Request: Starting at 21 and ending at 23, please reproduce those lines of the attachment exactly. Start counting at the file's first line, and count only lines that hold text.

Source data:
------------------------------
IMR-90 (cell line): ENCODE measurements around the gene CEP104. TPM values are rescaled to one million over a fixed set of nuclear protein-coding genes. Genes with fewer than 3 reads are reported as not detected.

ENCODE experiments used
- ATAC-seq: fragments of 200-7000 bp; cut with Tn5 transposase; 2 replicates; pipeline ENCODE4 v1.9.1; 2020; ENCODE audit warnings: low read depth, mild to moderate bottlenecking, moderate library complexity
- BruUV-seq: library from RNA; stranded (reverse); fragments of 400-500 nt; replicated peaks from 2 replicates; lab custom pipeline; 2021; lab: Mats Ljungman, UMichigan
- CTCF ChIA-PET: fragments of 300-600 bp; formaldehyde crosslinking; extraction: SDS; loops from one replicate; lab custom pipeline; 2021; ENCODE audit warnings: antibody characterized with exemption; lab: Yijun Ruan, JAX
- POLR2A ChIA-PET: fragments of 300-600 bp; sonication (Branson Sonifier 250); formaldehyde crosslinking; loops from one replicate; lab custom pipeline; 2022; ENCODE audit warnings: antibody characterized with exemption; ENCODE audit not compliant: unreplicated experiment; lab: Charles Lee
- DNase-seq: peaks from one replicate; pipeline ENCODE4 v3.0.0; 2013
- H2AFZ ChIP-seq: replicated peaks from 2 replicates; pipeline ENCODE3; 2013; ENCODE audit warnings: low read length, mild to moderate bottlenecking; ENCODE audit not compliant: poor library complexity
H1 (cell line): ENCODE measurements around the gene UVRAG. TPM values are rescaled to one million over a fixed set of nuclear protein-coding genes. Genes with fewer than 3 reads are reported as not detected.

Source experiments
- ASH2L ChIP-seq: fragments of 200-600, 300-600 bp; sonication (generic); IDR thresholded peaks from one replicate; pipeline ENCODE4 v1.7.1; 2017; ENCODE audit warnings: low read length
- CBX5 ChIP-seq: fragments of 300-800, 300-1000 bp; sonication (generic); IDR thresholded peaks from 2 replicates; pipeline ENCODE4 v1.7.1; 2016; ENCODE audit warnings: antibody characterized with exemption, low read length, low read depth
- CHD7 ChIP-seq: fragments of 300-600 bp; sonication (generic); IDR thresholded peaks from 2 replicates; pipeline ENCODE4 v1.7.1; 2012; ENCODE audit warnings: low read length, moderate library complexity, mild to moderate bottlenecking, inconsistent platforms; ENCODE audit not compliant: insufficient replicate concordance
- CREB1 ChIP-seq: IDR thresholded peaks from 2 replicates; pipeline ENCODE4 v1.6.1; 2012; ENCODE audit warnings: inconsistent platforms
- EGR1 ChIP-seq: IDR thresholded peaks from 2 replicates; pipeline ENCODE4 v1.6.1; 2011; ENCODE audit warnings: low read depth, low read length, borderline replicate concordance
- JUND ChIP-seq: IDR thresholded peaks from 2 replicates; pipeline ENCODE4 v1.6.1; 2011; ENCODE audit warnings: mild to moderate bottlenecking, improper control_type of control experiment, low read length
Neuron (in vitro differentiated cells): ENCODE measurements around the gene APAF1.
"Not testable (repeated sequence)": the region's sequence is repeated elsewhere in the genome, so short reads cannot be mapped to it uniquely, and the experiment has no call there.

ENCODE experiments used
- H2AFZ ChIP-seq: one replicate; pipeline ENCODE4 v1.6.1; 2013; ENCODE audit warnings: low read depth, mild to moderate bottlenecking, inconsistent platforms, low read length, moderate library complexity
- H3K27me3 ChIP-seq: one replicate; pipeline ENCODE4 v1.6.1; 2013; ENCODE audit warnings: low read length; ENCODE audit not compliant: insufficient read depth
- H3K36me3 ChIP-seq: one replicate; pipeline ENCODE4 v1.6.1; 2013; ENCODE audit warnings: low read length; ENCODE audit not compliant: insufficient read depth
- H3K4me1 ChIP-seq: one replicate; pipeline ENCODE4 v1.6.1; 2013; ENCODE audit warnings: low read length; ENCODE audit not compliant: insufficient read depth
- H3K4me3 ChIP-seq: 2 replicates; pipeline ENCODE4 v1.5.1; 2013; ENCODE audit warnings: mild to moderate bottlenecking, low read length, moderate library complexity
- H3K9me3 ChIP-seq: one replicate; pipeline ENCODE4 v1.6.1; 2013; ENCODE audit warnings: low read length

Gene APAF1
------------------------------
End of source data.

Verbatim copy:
- H3K27me3 ChIP-seq: one replicate; pipeline ENCODE4 v1.6.1; 2013; ENCODE audit warnings: low read length; ENCODE audit not compliant: insufficient read depth
- H3K36me3 ChIP-seq: one replicate; pipeline ENCODE4 v1.6.1; 2013; ENCODE audit warnings: low read length; ENCODE audit not compliant: insufficient read depth
- H3K4me1 ChIP-seq: one replicate; pipeline ENCODE4 v1.6.1; 2013; ENCODE audit warnings: low read length; ENCODE audit not compliant: insufficient read depth